A black box locked away in solitude beneath the world’s driest desert in northern Chile could be vital in the search for alien life.
The box is the most precise scientific instrument of its kind ever built; more than 10 times stronger than the most powerful spectrograph in operation today.
Nicknamed “Espresso”, it will be connected to a facility of four telescopes so massive they are collectively referred to simply as the Very Large Telescope (VLT), where it will scan the skies for planets beyond our solar system.
In silence, buried beneath the facility on the Paranal mountain in the Atamaca desert, the black box will analyse the wobble in distant stars to see if that wobble was caused by an Earth-like planet orbiting it.
Espresso, which stands for Echelle Spectrograph for Rocky Exoplanet and Stable Spectroscopic Observations, will analyse the light from distant stars that the VLT detects.
Analysing this light, it will discover the quality of their atmosphere and whether those atmospheres have oxygen, nitrogen, and carbon dioxide, as well as if they contain water; the essential ingredients for life.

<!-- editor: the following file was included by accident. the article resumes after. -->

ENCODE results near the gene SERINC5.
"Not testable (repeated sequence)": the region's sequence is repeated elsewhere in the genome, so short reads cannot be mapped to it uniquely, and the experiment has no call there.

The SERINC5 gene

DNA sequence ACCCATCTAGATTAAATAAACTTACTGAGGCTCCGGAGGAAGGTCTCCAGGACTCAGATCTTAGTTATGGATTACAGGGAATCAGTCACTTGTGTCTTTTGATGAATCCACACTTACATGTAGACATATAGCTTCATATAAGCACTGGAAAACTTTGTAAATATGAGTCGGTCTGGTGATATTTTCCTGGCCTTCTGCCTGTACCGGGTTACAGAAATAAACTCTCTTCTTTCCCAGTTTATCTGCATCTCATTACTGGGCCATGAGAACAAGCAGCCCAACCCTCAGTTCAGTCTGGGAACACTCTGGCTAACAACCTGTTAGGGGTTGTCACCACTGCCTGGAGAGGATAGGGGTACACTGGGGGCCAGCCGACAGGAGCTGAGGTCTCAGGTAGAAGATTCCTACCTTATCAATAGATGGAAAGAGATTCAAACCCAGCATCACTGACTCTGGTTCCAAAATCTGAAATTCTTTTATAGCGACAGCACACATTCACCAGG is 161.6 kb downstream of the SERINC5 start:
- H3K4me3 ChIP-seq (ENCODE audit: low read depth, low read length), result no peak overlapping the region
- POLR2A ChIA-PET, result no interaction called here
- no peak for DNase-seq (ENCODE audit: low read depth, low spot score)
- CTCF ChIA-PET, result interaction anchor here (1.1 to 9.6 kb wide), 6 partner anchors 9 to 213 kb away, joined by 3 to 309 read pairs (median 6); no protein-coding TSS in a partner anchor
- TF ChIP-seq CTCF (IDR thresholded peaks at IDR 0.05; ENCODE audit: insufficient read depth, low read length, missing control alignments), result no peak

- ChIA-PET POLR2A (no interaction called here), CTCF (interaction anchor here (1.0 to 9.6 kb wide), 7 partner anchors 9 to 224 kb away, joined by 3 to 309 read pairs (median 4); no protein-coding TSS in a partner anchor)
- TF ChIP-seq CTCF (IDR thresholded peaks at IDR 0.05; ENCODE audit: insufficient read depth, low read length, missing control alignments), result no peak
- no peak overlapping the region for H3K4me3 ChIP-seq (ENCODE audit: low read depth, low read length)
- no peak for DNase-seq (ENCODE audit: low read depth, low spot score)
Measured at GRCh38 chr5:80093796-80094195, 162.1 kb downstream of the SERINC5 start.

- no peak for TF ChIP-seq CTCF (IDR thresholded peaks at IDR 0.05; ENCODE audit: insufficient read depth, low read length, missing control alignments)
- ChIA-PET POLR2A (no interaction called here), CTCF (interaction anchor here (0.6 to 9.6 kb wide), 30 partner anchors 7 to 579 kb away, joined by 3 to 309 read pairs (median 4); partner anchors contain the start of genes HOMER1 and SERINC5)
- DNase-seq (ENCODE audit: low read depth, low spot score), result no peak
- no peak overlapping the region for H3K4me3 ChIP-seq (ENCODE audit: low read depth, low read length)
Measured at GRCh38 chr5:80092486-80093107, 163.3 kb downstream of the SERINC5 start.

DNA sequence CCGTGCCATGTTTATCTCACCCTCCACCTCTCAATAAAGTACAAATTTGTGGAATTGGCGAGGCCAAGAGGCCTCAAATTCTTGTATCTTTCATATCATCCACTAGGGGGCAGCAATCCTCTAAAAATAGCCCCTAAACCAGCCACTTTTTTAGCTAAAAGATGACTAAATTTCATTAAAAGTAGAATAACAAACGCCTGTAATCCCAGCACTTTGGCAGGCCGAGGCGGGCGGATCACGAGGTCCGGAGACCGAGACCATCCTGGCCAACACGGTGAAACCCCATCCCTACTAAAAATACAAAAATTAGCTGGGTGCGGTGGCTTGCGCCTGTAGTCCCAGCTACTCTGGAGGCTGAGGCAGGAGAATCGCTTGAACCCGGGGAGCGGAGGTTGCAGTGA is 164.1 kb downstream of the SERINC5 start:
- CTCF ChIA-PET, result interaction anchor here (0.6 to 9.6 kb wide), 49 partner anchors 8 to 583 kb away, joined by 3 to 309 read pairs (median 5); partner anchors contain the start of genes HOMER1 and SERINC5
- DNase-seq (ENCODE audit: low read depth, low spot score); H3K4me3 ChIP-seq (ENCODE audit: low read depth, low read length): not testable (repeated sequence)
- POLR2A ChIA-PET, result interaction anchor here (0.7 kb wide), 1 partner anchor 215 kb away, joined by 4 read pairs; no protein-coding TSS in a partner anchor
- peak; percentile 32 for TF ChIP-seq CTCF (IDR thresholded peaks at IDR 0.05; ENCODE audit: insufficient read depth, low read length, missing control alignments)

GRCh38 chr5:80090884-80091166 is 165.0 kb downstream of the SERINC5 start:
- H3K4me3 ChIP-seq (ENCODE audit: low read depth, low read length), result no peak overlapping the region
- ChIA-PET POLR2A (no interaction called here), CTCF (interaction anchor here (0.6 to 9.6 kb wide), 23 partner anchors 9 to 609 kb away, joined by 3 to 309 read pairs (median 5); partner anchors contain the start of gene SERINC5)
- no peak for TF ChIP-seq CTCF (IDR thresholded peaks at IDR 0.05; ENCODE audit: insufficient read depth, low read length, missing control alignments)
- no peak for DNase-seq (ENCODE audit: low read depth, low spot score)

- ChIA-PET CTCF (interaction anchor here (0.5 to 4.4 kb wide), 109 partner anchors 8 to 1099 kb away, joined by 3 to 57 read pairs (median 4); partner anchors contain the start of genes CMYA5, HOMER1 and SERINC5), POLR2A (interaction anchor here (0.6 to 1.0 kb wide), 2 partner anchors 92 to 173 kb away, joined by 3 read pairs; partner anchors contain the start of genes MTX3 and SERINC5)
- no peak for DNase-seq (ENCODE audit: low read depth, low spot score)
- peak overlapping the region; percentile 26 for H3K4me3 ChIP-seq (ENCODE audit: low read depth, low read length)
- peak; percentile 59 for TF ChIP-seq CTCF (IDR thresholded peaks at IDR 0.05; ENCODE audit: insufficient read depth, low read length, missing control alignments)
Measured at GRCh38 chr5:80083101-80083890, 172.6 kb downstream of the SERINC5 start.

“Espresso will be available on all four telescopes at once, which is something that had never been done before. That means the likelihood of finding planets similar to Earth in mass and size, or the conditions for life, are greater,” according to Italian astronomer Gaspare Lo Curto.
The Atamaca desert is so dry that its skies are almost always cloudless – which is why the European Southern Observatory established its telescopes there.
The location is so well-suited to star gazing that it is expected by 2020 that the Atacama will house around 70% of the entire planet’s astronomy infrastructure.
Espresso will be 10 times more precise than the most precise instrument in the world currently engaging in a similar search, the HARPS (High Accuracy Radial Velocity Planet Searcher) instrument.
HARPS was only able to measure planets far larger than Earth, which are very unlikely to host life.
Espresso “will help us answer one of the greatest questions we have in astronomy, which is analysing and understanding planets outside our solar system,” Chilean astronomer Rodrigo Herrera Camus said.
The technology that Espresso is based on is so delicate it needs to be stored at an extremely cold temperature.
It will live inside a giant metal cylinder kept on average at -150 C, locked in an underground bunker beneath the VLT, away from any human visitors for at least a decade.